LOUISVILLE, Ky. — Louisville residents are one step closer to paying more taxes on insurance premiums. The Metro Council budget committee voted to amend the city's ordinance for tax rates.
This now goes to the full Metro Council for a vote Thursday, March 21.
The increase on home, life, and marine insurance taxes were proposed to bridge a $65 million budget gap.
The increased taxes will be capped at 10 percent instead of the 15 percent proposed by Mayor Greg Fischer.
After the meeting, the mayor had this to say:
"I appreciate the work of many of our council members to address the budget challenges we face. The Budget Committee’s action today means that we can move forward with a vote by the full Council to provide the revenue needed to fill the budget gap forced upon us by the state pension obligation.
But it’s important to recognize that the ordinance as it currently stands still means cuts of $15 million in FY20, and cumulative cuts of $32 million by FY23. And that could lead to drastic reductions to critical services for residents, including cutting back on police officers, fire stations, ambulances, and other public safety needs; reducing paving and sidewalk repair, tools that fight the opioid crisis and homelessness; closing libraries, community centers, senior centers, health clinics, and many, many other programs. In addition, spreading these cuts out over several years creates an uncertainty that will make it even more difficult to recruit and retain a talented workforce. It may have the same impact on recruiting vendors and contractors at fair prices.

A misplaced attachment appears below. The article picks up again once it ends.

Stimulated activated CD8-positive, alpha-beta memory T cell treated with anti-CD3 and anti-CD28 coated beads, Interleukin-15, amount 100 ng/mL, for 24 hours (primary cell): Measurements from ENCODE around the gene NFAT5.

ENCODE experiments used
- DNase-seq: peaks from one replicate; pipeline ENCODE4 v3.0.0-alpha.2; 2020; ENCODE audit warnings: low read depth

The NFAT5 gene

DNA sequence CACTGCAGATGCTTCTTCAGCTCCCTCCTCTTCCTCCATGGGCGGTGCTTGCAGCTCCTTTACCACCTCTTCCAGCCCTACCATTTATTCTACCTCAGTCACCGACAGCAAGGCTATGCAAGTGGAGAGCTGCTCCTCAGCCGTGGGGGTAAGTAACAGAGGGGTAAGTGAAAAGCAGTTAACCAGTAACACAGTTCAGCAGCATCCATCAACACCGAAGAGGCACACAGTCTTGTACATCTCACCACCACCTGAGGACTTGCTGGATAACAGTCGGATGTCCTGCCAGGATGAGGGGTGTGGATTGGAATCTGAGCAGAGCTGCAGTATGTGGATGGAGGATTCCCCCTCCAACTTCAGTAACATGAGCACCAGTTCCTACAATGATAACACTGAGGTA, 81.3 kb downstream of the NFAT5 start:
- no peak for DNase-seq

Since I took office, we have cut and reorganized services; we climbed out of a global recession and grown into a city on the cusp of being America’s next breakout city. Cutting these investments in our people and places would bring that momentum to a standstill, grow inequity in our communities, and take away services that families, children, businesses and our most vulnerable depend on.
I understand that the Council feels some cuts are needed, and I am willing to work with them on a reasonable solution; I am always open to ways to make our government more efficient. Still, Council must be very clear on which cuts they believe are acceptable to fill the shortfall this ordinance creates, and my priority will be to limit the impact to services that help our residents. Over the course of the next 7 days, I will work tirelessly to urge Council to amend the ordinance to provide more funding for needed services.
I urge all residents who care about these services and our city’s future to contact their council member."
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